We make it work of course and technology helps quite a bit. Sharepoint, video-conference, Skype, shareable documents. But it always feels like something important is missing.
Best practice for virtual meetings is the same for meetings when everyone is physically located in the same room, just amplified. An agenda, roll-call, creating space for people who are calling in to the group meeting to participate. Too often, these simple practices go unfulfilled and it is just plain awful for the single person calling in on their cell phone to a group meeting. The group forgets there are people on the phone – there are side bars, shuffling, unexpected laughter- and it’s hard to follow along.
I spent some time in Bangalore on an expat assignment and called in to a weekly meeting in Chicago. Because it was evening my time, I asked for the meeting to be moved to 8am CST – an hour earlier than the normal time – for the duration of my trip. It still meant I was calling in at 7:30pm but it was better than the alternative. I had put in a full day’s work when the call began but I was excited to be talking to my colleagues and friends. I soon discovered how important those best practices are.
People would shuffle in as late as 8:15 for a one hour call and then complain about the time or the late trains or tell endless stories about their kids’ recitals. It made me feel a little guilty and a lot annoyed.
I never forgot that feeling and try to go out of my way to ensure that everyone on the call feels included, even if that means I have to halt the conversation in Chicago to ensure that everyone has a chance to speak.
For years, we’ve held global video conference calls for our all-staff meetings. It’s a nice way to remind everyone that we are a global team, to see each other’s faces and to promote team spirit. But these are directive meetings with a formal agenda and a series of presentations.
So I tried something different. A business partner held 15 minute “hot topic” meetings every Monday morning for their global team. They were quite popular and I adapted the idea to create a format called “Global Roundtable”.
Since we don’t have Skype at work, we used a simple conference line. The only rule was everyone had to call in separately – no one was to gather in a meeting room and then call in. It wasn’t a mandatory meeting and there was no agenda; we just talked about what was on people’s minds. I occasionally had some questions to provoke a dialogue – what should we be measuring in our monthly scorecards? Were the service level agreements recently implemented changing how we consulted with our business partners? But really, I didn’t need to. Once the dialogue started, people were off and running. They felt comfortable asking me questions and then soon they were riffing off of each other’s points. It was a rich and lively discussion and an hour flew by.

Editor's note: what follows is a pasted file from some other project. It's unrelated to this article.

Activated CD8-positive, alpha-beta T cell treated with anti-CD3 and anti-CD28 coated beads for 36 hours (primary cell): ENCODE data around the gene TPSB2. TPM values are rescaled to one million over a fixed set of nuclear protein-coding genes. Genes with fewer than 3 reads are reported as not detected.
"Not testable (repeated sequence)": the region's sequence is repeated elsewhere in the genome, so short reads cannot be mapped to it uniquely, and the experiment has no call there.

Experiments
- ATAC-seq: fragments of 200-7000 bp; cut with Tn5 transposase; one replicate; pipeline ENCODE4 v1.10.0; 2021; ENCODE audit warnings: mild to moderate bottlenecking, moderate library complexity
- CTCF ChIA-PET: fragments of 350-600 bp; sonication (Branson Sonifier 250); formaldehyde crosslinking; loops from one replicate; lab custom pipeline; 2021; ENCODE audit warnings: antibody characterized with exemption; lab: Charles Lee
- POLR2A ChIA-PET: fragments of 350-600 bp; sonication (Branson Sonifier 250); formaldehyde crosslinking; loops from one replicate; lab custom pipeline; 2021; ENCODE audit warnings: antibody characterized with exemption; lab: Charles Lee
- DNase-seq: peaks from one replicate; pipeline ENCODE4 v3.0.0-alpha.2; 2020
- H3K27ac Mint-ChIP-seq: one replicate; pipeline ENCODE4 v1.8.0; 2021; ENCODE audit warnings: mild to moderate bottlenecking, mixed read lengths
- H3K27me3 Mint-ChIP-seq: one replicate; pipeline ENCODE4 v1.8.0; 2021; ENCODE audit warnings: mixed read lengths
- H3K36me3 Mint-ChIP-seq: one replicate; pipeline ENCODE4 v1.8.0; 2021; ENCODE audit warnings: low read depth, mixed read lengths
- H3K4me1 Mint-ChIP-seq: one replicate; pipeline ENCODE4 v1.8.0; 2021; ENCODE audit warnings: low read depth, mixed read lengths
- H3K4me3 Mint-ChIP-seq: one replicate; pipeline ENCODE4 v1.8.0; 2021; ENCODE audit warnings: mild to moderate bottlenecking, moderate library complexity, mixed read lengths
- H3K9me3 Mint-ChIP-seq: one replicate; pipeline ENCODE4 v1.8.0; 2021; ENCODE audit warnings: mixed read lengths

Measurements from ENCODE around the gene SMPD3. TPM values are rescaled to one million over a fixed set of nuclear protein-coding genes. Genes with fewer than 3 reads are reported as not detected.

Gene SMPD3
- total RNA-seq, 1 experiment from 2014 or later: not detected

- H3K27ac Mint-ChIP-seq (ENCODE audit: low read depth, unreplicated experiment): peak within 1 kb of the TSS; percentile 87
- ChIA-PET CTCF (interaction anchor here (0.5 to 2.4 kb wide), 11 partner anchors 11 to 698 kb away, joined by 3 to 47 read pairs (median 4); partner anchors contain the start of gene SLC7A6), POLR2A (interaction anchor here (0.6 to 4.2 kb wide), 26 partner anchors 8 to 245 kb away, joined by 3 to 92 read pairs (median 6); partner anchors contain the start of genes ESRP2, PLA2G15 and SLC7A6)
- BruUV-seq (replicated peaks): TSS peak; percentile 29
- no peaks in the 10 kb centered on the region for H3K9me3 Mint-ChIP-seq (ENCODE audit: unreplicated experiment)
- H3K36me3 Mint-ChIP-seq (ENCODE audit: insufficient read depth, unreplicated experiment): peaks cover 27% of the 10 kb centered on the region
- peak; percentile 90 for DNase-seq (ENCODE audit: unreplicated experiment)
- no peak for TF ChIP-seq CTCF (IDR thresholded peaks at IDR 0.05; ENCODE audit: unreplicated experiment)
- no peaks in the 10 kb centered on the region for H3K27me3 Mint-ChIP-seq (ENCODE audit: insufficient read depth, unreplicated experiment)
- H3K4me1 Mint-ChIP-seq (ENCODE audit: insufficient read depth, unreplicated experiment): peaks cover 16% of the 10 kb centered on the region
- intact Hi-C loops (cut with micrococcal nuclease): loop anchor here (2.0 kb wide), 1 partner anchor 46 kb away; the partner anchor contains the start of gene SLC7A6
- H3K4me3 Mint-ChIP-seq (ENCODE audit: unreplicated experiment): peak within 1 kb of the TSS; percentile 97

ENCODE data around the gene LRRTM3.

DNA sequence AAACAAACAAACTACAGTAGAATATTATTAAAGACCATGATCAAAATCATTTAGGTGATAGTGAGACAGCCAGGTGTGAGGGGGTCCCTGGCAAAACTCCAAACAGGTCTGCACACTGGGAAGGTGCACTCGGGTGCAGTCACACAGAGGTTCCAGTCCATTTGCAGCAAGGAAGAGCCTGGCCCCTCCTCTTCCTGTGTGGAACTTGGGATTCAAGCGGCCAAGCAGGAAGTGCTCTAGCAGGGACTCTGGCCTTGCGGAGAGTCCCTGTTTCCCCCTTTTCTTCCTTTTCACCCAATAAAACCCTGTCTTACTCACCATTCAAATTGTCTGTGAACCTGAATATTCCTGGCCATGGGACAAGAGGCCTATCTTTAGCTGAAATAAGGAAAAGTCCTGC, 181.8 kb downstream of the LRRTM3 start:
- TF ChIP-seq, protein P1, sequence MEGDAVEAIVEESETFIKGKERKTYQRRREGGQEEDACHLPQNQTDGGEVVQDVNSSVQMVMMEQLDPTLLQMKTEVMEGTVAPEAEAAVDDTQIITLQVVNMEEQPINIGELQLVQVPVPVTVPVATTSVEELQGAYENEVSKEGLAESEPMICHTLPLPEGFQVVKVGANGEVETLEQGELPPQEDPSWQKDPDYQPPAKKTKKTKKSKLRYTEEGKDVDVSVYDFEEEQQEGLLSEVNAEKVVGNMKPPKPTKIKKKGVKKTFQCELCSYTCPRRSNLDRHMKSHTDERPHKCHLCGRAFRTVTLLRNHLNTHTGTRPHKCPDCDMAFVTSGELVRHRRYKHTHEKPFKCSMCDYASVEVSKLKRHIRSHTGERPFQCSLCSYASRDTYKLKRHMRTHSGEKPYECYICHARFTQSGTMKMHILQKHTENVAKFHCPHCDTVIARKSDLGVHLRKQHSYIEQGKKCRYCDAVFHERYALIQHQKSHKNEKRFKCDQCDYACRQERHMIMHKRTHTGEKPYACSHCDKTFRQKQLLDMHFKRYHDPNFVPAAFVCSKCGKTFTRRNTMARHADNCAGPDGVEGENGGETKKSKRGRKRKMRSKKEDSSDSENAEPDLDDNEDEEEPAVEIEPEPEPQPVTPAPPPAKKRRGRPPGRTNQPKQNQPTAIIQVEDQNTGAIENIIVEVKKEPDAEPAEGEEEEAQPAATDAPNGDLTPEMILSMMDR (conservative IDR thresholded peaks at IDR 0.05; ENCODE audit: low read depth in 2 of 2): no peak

Team members from Singapore, London, Bangalore and Chicago were all chatting away as if we were sitting in a coffee shop together and it was awesome. We’ve kept them going and they are the most popular communication forum we have.
So why did that forum engender the best dialogue we had had as a team? I realized it was because there was no “nexus” – no central point or headquarters where the majority of people were sitting and the rest felt like they were calling in to the “main location”.
Sometimes people would “cheat” and get together in a meeting room in one location and it was always obvious when that happened. Like a dense star, the group emitted a stronger gravitational field and started warping the conversation. We naturally react more to people we can see during a conversation and unconsciously begin neglecting those we can’t see.
When we were all blind, we were actually more responsive to each other, allowing everyone to have the space to speak and work out arguments.
If you’re looking for a way to recreate the “hallway chat”, I highly recommend experiementing with the ‘Global Roundtables’. I guarantee that these will bring out some of the most interesting ideas and lively debates your team will experience. Quite a few innovative ideas have emerged from these chats and the diversity of thought has strengthed our practice greatly.
When there is no center, everyone becomes the center. And the personal connection is priceless.